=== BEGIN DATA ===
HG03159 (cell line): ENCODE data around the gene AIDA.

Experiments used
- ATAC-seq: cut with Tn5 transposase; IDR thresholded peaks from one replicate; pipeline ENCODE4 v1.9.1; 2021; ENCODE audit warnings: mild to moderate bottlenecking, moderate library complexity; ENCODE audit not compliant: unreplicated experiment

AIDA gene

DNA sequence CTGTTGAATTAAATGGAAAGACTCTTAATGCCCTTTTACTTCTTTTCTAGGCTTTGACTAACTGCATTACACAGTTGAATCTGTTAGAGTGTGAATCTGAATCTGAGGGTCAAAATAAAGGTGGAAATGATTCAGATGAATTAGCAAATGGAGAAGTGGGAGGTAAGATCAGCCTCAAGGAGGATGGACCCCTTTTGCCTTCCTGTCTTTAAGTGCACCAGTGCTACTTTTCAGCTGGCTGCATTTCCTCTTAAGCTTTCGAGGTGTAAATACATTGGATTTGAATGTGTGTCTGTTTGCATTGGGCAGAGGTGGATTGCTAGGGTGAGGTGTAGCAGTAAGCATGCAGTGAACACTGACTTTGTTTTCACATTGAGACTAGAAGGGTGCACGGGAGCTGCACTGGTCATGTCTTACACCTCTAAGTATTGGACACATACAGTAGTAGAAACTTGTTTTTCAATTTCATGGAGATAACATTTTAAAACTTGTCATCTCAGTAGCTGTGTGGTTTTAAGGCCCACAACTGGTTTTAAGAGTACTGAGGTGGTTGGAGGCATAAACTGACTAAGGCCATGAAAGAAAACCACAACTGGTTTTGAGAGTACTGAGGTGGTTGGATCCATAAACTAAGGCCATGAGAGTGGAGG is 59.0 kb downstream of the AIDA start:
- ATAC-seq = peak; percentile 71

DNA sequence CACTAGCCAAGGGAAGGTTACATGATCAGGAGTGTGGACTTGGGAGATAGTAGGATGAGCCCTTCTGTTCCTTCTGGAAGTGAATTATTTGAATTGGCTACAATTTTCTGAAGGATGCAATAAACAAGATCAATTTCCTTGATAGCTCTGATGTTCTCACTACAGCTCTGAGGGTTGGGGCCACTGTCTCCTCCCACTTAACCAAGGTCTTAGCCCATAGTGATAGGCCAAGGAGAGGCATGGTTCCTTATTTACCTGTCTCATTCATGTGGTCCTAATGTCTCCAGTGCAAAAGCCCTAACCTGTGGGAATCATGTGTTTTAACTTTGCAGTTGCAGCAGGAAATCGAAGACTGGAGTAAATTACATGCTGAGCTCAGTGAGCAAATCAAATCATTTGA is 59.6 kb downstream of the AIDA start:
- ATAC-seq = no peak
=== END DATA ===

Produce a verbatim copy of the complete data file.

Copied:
HG03159 (cell line): ENCODE data around the gene AIDA.

Experiments used
- ATAC-seq: cut with Tn5 transposase; IDR thresholded peaks from one replicate; pipeline ENCODE4 v1.9.1; 2021; ENCODE audit warnings: mild to moderate bottlenecking, moderate library complexity; ENCODE audit not compliant: unreplicated experiment

AIDA gene

DNA sequence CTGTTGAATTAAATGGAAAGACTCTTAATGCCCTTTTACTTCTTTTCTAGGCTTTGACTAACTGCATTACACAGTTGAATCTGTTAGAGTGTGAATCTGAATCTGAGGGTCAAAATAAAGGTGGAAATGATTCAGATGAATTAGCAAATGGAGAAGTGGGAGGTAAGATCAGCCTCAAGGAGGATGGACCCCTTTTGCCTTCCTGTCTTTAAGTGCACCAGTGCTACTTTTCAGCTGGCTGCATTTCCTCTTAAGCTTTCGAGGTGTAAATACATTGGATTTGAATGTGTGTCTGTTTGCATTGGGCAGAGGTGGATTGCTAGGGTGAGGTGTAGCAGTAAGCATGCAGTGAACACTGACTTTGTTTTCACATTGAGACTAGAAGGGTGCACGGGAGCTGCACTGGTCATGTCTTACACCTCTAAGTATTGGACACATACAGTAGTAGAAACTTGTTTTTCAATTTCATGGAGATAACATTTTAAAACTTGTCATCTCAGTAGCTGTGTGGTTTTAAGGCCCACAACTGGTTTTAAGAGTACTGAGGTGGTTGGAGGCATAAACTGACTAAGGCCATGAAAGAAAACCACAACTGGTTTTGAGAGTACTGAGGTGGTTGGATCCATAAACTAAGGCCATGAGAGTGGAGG is 59.0 kb downstream of the AIDA start:
- ATAC-seq = peak; percentile 71

DNA sequence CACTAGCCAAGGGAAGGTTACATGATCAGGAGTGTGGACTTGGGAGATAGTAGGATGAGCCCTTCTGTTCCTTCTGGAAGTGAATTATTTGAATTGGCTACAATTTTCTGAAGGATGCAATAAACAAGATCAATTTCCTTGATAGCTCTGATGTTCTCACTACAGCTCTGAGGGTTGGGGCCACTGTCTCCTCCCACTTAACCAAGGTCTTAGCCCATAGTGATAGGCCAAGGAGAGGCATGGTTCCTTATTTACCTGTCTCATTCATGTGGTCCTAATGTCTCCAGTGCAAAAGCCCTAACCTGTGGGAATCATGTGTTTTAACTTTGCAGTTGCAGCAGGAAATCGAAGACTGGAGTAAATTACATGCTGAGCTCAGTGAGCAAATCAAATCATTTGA is 59.6 kb downstream of the AIDA start:
- ATAC-seq = no peak